Quantcast
Get breaking news alerts via email

Click here to manage your alerts
Video made at BYU about black culture sparks controversy
This is an archived article that was published on sltrib.com in 2012, and information in the article may be outdated. It is provided only for personal research purposes and may not be reprinted.

A YouTube video in which a stand-up comedian in black face interviews Brigham Young University students about black history is getting hundreds of thousands of views — and sparking criticism that it is exploitive and offensive.

Responses of students interviewed by Dave Ackerman show a limited grasp of African-American history and perpetuate racial stereotypes. One student said he celebrates black history this way: "We love our fried chicken and go with some grape juice."

A former BYU professor, who is black, said Ackerman's attempt to demonstrate how little white college students know about black culture was "well intentioned" but marred by his use of black face.

"These notions are deep-seated stereotypes about the black experience, controlling metaphors regarding the nature and character of people of African descent. People have died over these words in our nation's past, and the re-enforcement in a highly racialized society like ours today allows these images and words to continue to wound the soul," wrote Darron Smith, an African-American sociologist who used to teach at BYU, on his blog.

Ackerman, a graduate of Utah State University who never attended BYU, said he was attempting to spark draw attention to black history and culture during February, which is Black History Month. In an interview with KTVX Ch. 4, Ackerman explained his motivation: "I wanted to raise awareness in an interesting way and get a conversation started." The final title card of the video says "fight ignorance with ignorance."

He did not respond to a request for comment from The Salt Lake Tribune, relayed through his brother, Utah filmmaker Joel Ackerman.

Campus officials dismissed Ackerman's video, which had nearly 300,000 views by Thursday afternoon, as a cheap caricature.

"We feel this is a misrepresentation of the sentiments and feelings on campus. We are concerned about the remarks stated in this video and are disappointed by them," said BYU spokeswoman Carri Jenkins. "I have heard from students that know students involved and say there was some selective editing, perhaps manipulative editing. The remarks do not reflect our community of more than 30,000 students."

Jenkins noted that BYU, where only one percent of the student body is black, actively observes Black History Month, kicking it off for the past 20 years with the Walk of Life on Martin Luther King's birthday, followed by lectures and cultural events. The private university is operated by the Church of Jesus Christ of Latter-day Saints, which has its own troubled history with African-Americans.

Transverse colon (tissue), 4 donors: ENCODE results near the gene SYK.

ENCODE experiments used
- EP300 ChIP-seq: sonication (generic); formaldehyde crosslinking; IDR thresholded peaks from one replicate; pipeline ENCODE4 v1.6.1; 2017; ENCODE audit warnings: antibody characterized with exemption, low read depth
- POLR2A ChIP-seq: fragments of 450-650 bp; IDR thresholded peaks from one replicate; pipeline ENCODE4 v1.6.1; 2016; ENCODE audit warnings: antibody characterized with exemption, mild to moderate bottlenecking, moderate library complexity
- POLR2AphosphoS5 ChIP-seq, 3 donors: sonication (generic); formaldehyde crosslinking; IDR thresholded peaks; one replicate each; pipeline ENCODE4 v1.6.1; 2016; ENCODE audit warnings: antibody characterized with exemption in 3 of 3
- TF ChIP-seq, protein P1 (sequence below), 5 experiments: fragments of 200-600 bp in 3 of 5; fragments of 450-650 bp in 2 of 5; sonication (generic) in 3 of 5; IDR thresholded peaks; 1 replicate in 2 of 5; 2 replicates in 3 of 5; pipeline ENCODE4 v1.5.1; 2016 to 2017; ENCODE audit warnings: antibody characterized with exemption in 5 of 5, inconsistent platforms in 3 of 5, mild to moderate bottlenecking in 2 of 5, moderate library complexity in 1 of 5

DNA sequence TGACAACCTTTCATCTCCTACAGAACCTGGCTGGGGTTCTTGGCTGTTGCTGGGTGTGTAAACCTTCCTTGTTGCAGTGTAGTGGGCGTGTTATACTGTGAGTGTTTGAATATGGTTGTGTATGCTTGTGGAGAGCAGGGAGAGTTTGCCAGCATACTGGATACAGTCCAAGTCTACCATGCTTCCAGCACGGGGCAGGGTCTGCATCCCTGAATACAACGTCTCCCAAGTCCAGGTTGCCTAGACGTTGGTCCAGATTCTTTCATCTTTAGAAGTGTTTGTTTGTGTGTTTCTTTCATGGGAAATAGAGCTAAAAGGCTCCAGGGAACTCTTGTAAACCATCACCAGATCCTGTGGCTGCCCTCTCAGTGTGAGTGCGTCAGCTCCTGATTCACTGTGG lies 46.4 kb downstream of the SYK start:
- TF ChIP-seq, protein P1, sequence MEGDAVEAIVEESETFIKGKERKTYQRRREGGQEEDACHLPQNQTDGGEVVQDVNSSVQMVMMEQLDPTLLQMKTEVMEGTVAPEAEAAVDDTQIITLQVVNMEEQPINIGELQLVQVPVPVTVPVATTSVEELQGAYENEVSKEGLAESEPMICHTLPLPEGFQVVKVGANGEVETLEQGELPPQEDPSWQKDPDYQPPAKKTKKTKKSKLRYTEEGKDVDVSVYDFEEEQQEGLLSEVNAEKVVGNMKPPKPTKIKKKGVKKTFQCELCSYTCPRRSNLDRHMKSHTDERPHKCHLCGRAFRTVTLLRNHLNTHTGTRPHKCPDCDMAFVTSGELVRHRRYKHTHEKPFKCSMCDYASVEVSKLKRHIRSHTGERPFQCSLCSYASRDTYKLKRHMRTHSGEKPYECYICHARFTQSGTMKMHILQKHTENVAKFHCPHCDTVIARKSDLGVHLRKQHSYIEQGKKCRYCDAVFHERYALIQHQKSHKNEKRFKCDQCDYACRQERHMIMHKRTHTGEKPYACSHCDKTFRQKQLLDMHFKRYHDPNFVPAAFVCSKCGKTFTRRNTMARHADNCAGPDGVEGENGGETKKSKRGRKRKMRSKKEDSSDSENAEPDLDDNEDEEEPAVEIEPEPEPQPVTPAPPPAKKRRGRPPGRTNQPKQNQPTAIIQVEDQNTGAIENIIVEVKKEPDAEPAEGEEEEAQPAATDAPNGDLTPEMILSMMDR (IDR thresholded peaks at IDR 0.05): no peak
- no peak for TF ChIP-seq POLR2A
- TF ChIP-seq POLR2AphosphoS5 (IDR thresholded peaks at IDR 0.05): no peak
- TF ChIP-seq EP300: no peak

Ackerman's technique borrows from British comedian Sacha Baron Cohen, who adopts strange personae (think Borat and Bruno) and tapes himself interviewing unsuspecting people. In his video, Ackerman asks students to name black historical figures. One mentions "the lady on the bus," a reference to desegregation activist Rosa Parks. Others name actors Will Smith and Samuel L. Jackson and rappers Tupac and "50 Cents [sic]." Many named Malcolm X, but had no idea what the assassinated human rights activist did to earn a place in history.

Ackerman also asked about interracial dating and whether black men do better with the ladies than their white counterparts.

"Look at Brandon Davies, he's doing pretty good," said one student, referring to the BYU basketball star, who is black and was suspended from play last spring for Honor Code violations. In another exchange, a female student said white men who act black are "tools," while black men who act white are "classy."

"The kids are extremely naive, and Ackerman exploits that," said Smith, now a professor at Wichita State University in Kansas. "Where it went south was the use of black face. He doesn't understand how offensive it is."

Black face was a minstrel tradition where white actors darken their faces and hands while imitating blacks, portraying them as lazy, oversexed and ignorant. What passed for humor a century ago, however, has long been considered racist and Smith said he was disturbed that students didn't comment on it.

bmaffly@sltrib.com

More online

O Former Brigham Young University professor blogs about controversial video > http://bit.ly/wACsEE

Education • Filmmaker says he was trying to draw attention to black history.
Article Tools

 Print Friendly
Photos
 
  • Search Obituaries
  • Place an Obituary

  • Search Cars
  • Search Homes
  • Search Jobs
  • Search Marketplace
  • Search Legal Notices

  • Other Services
  • Advertise With Us
  • Subscribe to the Newspaper
  • Access your e-Edition
  • Frequently Asked Questions
  • Contact a newsroom staff member
  • Access the Trib Archives
  • Privacy Policy
  • Missing your paper? Need to place your paper on vacation hold? For this and any other subscription related needs, click here or call 801.204.6100.